An important part of Laguna del Tigre is under very heavy human intervention; the forest is being cleared for grasslands and agricultural lands and forest fires are a constant menace. The eastern and northern zones are less disturbed; the central area, most of the southern portion, and some plots in the west have been severely fragmented by human actions.
This type of forest is quite scarce in Laguna del Tigre, and only a handful of patches remain to the southeast, east, and west (ProPetén, 1998). Elevated forests cover approximately 6% of the area (CONAP Master Plan, 1999); the trees in these woods are sturdy, well developed, leafy, and exuberant, and normally thrive atop knolls or small elevations. Although the canopy can grow to 25 m, some odd individuals protrude 30 to 35 meters above average.
The more sheltered places reveal an intermediate stratum, from 12 to 15 m, and underbrush that can grow to 6m. Brosimum alicastrum ("breadnut") is one of the most abundant species, as are Pouteria reticulata, P. amygdalina, P. campechiana, and Manilkara zapota (CONAP, 1999). The leaves of some species fall off during the dry season, especially atop hills, which are characteristically very dry (Schulze y Whitacre, 1999) due to exposure to light, air, and overland flows. The underbrush of the highest and shadiest areas harbors many palms (Orbignya cohune, Sabal morrisiana, Chamaedorea sp., and Desmoncus ferox). The park has an elevated and sparse forest ecosystem that floods during the rainy season, one of the very few of its kind in the total Mayan Biosphere (FIPA/USAID, 2004).
This type of forest is the most prevalent in Laguna del Tigre, with several plots in the central, eastern, and northeastern territories, although an important extension has been heavily fragmented and impacted by human intervention. The transition woodlands are a group of plots that exhibit mixed elevated and lowland forests as well as savannahs (CONAP, 1999). This habitat is very much dependent on water, because most of it, including the elevated forest, is flooded during at least part of the year. Floods determine the composition of the vegetation. Therefore, the areas with thick, murky soils and poor drainage become flooded during the rainy season, and dry and eroded upon the onset of the dry season, exhibiting characteristics of lowland forests, with associations of Bucida buceras, Haematoxylum campechianum, Nectandra membranacea, Coccoloba sp., and palms such as Sabal morrisiana and Chryosophila argentea (CONAP, 2001a). The areas that collect most of the water give way to savannahs.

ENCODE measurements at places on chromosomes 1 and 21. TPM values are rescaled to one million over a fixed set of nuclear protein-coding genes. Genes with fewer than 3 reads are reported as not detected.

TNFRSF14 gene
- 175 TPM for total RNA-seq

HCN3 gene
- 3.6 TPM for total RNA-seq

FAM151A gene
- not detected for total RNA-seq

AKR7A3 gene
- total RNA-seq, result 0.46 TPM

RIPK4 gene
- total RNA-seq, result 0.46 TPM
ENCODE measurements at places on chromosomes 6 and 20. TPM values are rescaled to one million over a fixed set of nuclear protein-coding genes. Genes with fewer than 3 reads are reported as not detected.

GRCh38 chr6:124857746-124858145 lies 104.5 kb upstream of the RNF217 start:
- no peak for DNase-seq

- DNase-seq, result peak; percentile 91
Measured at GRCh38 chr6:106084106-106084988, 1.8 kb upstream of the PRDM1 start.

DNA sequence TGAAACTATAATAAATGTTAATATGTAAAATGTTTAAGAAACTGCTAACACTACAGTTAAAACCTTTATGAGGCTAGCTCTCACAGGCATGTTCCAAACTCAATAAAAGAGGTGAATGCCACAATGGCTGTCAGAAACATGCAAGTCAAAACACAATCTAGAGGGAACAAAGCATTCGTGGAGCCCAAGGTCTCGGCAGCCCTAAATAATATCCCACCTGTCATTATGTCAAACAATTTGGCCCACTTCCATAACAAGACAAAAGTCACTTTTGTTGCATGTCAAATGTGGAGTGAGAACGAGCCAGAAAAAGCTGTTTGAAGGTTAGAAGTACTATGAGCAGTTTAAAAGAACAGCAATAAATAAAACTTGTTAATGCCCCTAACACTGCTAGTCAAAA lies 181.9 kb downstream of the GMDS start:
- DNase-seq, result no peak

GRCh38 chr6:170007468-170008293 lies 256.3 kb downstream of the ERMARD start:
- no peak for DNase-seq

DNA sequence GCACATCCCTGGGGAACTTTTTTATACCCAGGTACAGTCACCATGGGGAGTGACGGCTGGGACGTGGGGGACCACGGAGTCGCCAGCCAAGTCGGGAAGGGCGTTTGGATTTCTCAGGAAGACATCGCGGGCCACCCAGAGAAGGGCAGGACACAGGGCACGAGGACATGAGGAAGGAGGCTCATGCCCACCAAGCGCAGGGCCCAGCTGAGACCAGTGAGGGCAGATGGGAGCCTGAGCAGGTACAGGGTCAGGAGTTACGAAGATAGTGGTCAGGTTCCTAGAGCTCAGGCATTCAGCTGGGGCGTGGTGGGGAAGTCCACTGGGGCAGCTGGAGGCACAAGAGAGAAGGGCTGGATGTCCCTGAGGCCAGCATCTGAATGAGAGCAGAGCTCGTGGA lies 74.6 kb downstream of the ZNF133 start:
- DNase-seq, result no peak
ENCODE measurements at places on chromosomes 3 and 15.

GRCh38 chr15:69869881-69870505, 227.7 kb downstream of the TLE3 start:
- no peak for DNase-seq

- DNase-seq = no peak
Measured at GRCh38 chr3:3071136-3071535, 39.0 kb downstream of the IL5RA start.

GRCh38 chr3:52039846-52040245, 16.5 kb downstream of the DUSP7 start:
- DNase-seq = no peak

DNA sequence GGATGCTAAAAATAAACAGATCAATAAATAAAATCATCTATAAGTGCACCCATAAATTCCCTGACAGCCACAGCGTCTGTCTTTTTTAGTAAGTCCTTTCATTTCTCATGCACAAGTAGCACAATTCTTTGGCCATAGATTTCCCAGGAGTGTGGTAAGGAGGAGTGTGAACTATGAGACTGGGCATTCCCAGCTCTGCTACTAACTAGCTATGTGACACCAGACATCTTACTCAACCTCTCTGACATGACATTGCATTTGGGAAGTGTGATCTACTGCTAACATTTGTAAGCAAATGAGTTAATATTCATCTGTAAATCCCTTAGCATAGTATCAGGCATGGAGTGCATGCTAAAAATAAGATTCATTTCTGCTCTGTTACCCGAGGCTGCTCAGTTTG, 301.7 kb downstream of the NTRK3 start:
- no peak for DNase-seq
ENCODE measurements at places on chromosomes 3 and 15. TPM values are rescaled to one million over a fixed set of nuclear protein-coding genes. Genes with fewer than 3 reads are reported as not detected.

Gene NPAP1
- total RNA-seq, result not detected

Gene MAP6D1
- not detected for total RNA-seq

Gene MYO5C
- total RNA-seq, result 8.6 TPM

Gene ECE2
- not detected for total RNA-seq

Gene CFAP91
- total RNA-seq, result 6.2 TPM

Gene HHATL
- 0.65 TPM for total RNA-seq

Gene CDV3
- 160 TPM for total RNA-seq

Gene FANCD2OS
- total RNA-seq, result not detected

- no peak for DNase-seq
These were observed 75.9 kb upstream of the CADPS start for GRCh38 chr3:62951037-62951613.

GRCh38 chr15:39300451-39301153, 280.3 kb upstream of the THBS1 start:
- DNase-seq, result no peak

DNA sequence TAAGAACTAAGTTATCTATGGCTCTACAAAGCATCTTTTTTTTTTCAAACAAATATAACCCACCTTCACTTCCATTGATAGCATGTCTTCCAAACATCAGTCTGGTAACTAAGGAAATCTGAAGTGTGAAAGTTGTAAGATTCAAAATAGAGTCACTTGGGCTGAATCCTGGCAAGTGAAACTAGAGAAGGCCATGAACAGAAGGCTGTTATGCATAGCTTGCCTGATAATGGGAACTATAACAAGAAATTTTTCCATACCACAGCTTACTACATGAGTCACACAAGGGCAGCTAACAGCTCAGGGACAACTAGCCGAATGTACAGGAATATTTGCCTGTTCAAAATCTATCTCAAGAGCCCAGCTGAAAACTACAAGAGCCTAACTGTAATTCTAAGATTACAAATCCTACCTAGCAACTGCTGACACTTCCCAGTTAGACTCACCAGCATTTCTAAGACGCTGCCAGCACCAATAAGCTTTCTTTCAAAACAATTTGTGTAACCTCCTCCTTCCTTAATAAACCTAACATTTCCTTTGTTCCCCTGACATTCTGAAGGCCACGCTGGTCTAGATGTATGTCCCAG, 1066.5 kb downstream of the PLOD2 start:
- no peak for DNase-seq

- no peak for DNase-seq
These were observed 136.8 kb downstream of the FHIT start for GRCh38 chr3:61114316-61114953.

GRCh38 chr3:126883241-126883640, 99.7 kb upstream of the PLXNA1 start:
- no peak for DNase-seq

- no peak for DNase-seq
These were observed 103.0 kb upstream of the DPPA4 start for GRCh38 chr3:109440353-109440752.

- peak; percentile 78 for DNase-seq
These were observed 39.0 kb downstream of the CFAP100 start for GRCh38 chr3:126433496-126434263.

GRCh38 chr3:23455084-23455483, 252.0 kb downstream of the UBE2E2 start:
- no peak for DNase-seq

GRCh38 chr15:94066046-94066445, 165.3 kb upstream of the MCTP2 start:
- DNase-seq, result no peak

Flooded Savannahs and Marshes
Savannahs cover most of the northern quarter: approximately 15% of the total protected area (CONAP, 1999), mainly inside the national park. Flora has adapted to extreme climate conditions; the land floods during the rainy season and erodes upon the onset of the dry season (Pennington and Sarukhan, 1998), which fosters herbaceous vegetation with a few trees such as Bucida buceras, Pachira acuatica, and Spondias sp., among others. The western savannahs gradually transform into marshes, especially in the south near the biotope. Abundant water transforms the northeastern savannahs - characterized by "jimbal," a bamboo species that, although not yet adequately described, is presumed to be Bambusa longifolia - into marshes.